The result is an increased risk of cost for damages and losses by the insurance industry.

Under the Strata Property Act, a strata corporation must insure for full replacement value of all common property, common assets and fixtures.

This basically means the original construction in a duplex, town-house, low-rise or high-rise community, including finishing attached to the building, is covered under the strata corporation insurance policy.

What’s causing the dramatic increases?

In addition to world-wide catastrophes, we live in a high-risk earthquake zone, and with several major building claims in the province, there are a reduced number of insurance companies who are covering strata insurance in B.C.

The hardest-hit regions are the high-density metro areas, but resort properties and communities with large developments of more than 250 units are also feeling the crunch, as they have the highest compound risks when there is a claim.

In addition, with a limited number of insurers, increase in claims, higher property and construction values and a high demand for insurance, a supply/demand imbalance has been created where the insurers have imposed much higher costs and deductibles to manage risks.

How does this affect owners in B.C.?

If your strata is faced with a substantial increase in insurance rates, the cost will be reflected in your annual budget, which determines your annual strata fees.

If the deductible is dramatically increased to $100,000, for example, it means any claims under $100,000 are not covered by insurance, and, subject to your bylaws, each owner is likely responsible for damages to their strata lot and the corporation is responsible for the cost to repair common property.

The result is that many of the past insurance costs will now be downloaded onto the affected owners in the event of a claim. If an owner is responsible for a claim — for example their washing-machine hose fails, flooding out the building — the owner could be responsible for the $100,000 deductible.

Homeowners need to consider condo-owner insurance to cover their liability in the event of a claim for damages to their unit, the cost of a deductible or the risk of being sued by other owners if they cause a claim.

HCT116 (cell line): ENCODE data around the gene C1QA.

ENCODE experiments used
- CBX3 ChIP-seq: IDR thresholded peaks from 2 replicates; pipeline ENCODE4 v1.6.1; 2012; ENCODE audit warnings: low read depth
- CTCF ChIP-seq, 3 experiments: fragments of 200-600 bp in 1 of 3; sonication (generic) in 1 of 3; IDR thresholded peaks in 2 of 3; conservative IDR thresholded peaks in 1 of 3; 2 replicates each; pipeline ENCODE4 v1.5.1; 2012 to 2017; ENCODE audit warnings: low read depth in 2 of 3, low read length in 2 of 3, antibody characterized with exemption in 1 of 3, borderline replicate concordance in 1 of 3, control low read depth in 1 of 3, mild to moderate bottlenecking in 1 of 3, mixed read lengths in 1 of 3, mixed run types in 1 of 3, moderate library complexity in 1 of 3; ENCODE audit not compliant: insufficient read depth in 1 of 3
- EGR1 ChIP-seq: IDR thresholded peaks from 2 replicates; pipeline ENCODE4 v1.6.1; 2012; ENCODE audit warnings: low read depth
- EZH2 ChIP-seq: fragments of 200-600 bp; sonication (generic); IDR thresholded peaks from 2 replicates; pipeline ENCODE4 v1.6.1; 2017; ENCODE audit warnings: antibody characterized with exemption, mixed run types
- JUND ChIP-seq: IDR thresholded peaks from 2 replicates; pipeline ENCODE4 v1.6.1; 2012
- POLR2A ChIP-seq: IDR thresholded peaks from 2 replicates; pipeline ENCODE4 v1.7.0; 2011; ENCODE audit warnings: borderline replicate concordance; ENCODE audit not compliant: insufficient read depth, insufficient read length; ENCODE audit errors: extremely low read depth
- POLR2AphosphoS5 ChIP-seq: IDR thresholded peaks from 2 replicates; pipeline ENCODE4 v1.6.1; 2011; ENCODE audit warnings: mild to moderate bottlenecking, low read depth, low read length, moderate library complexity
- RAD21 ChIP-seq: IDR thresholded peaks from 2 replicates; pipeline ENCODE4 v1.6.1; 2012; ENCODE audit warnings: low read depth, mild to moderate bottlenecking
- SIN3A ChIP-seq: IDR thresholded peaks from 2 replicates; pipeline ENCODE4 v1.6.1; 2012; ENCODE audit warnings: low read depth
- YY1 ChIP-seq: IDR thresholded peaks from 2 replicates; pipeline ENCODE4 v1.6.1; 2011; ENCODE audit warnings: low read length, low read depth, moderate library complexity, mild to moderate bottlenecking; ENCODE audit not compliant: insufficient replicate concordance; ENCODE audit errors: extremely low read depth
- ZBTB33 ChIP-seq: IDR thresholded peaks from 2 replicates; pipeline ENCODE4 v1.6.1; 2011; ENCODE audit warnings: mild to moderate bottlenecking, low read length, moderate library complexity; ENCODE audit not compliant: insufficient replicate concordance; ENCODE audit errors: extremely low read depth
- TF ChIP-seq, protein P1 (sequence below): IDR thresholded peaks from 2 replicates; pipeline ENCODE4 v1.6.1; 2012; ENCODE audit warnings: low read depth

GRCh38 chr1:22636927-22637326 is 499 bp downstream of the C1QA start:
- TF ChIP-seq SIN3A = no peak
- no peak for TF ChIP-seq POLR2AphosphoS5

If there is a claim from a failed pipe and the amount of the claim is more than $100,000, resulting in an insurance claim, the $100,000 deductible becomes a common expense of the strata and the council can pay it from the contingency fund or directly levy owners without the need for a three-quarter vote at a general meeting.

How can our strata limit the risk?

Work closely with your broker. If the strata corporation is faced with a change in insurance or the possibility of no coverage, immediately give notice to owners. If you fail to obtain insurance, contact your lawyer to determine the liabilities for owners and council members and what next steps you should consider.

Maintain your buildings. Work with your owners to manage risks. Verify that all units with washing machines have upgraded their hoses to braided steel. Failed rubber hoses in cramped closets and spaces are a chronic cause of water damages.

Address risks that can result in a claim. Owner activities such as smoking as well as barbecues on balconies, balcony gas heaters and in-suite hot-water tanks all present a higher risk.

Repair access or building issues that could raise risks an injury. Update your bylaws: Bylaws that could result in human-rights complaints or court actions also increase your risk.

What should buyers consider?

Before you purchase, obtain a copy of the strata insurance and confirm the insurance cost, deductibles for water escape and the renewal dates. Over the coming year, the increases will likely continue.